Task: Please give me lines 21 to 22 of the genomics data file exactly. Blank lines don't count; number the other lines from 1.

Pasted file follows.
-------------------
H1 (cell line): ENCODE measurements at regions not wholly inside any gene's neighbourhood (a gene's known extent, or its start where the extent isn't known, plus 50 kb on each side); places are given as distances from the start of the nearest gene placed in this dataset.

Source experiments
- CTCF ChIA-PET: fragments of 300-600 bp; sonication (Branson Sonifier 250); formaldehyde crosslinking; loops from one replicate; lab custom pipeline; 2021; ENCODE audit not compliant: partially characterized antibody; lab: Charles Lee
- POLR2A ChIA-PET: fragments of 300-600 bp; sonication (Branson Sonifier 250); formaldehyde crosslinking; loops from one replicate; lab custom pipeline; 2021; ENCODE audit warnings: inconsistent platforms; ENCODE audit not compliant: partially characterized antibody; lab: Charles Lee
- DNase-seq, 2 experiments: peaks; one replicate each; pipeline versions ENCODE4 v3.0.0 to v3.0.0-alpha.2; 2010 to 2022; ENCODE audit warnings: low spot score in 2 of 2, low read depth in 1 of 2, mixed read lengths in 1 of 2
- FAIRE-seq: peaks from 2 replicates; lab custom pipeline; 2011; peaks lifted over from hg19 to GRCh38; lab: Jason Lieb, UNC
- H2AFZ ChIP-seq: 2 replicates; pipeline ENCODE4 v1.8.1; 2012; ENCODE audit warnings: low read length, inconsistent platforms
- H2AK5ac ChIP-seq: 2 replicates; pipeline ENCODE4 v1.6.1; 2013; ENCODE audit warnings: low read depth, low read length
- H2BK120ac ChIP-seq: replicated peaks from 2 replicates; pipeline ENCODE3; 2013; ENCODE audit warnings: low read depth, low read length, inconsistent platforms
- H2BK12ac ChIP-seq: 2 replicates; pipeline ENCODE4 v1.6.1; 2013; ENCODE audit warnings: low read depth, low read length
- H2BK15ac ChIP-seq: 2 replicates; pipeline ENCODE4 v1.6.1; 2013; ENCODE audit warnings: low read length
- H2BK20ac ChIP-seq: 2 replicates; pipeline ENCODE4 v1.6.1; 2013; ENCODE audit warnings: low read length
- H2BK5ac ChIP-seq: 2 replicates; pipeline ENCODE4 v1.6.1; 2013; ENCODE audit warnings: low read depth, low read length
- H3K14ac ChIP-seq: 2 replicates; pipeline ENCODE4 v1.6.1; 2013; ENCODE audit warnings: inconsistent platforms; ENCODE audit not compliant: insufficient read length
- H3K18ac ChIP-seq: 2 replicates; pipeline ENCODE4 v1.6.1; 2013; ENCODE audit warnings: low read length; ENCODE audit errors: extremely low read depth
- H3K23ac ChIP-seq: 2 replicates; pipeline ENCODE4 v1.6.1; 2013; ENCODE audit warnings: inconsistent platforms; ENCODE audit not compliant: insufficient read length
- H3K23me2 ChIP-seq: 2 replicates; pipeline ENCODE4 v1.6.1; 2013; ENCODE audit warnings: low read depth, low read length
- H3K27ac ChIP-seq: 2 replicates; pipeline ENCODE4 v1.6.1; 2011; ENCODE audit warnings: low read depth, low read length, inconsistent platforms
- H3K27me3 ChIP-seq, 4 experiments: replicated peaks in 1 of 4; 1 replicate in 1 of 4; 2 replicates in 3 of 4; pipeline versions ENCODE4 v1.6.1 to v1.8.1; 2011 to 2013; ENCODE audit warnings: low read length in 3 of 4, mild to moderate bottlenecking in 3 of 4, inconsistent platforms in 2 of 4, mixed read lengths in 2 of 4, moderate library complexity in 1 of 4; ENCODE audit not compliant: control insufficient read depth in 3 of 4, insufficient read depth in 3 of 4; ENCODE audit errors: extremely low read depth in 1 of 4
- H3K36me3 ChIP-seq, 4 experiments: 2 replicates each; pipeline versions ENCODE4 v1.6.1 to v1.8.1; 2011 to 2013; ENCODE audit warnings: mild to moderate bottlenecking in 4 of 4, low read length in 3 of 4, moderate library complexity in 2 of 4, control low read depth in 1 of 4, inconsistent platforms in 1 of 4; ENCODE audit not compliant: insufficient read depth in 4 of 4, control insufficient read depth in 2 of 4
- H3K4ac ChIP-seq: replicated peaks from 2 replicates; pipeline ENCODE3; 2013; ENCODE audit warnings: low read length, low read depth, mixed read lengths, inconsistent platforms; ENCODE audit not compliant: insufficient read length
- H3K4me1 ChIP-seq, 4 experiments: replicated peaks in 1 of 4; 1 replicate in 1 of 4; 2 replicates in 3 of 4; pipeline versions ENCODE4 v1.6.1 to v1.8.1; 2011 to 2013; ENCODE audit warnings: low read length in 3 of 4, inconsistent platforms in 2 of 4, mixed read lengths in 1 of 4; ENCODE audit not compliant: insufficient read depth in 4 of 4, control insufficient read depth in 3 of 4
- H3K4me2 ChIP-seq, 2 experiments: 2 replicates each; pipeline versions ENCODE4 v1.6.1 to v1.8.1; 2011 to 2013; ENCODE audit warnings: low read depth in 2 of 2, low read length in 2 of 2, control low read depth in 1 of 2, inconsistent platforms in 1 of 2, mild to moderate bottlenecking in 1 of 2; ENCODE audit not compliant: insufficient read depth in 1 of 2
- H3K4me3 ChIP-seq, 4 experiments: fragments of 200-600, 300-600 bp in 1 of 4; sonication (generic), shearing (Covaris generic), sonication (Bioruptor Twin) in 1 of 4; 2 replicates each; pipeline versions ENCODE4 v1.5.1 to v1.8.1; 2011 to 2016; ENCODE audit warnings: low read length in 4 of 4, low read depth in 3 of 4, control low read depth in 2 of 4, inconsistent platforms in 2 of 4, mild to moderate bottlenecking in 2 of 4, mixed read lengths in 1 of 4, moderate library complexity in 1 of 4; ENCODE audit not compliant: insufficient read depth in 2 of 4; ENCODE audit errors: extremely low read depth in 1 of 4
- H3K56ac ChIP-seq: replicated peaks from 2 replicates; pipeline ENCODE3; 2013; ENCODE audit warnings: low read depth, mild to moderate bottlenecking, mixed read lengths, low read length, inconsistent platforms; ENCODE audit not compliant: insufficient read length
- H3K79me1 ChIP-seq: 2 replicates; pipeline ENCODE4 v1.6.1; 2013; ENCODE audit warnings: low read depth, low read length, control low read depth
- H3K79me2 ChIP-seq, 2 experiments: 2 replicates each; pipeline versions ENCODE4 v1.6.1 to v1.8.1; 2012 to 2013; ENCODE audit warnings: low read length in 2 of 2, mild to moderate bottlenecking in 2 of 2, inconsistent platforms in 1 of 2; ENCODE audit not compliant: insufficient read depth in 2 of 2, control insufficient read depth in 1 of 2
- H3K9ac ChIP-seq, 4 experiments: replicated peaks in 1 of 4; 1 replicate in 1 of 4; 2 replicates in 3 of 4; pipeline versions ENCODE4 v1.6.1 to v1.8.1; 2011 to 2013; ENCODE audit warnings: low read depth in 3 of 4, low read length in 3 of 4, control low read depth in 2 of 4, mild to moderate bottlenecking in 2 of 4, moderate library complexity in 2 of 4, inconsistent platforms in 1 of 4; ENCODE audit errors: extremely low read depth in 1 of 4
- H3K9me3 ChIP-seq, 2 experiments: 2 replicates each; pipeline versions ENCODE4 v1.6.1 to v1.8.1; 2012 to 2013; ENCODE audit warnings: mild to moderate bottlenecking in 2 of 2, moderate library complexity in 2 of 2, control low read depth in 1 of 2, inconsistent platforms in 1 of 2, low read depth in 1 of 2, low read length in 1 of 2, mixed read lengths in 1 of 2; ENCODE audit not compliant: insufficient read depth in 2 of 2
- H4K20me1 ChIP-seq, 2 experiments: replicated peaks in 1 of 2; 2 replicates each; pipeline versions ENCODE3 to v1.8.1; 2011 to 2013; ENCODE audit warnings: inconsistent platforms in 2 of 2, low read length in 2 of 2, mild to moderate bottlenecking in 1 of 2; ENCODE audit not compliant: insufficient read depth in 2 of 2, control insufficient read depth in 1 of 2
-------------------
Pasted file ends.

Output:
- H3K4ac ChIP-seq: replicated peaks from 2 replicates; pipeline ENCODE3; 2013; ENCODE audit warnings: low read length, low read depth, mixed read lengths, inconsistent platforms; ENCODE audit not compliant: insufficient read length
- H3K4me1 ChIP-seq, 4 experiments: replicated peaks in 1 of 4; 1 replicate in 1 of 4; 2 replicates in 3 of 4; pipeline versions ENCODE4 v1.6.1 to v1.8.1; 2011 to 2013; ENCODE audit warnings: low read length in 3 of 4, inconsistent platforms in 2 of 4, mixed read lengths in 1 of 4; ENCODE audit not compliant: insufficient read depth in 4 of 4, control insufficient read depth in 3 of 4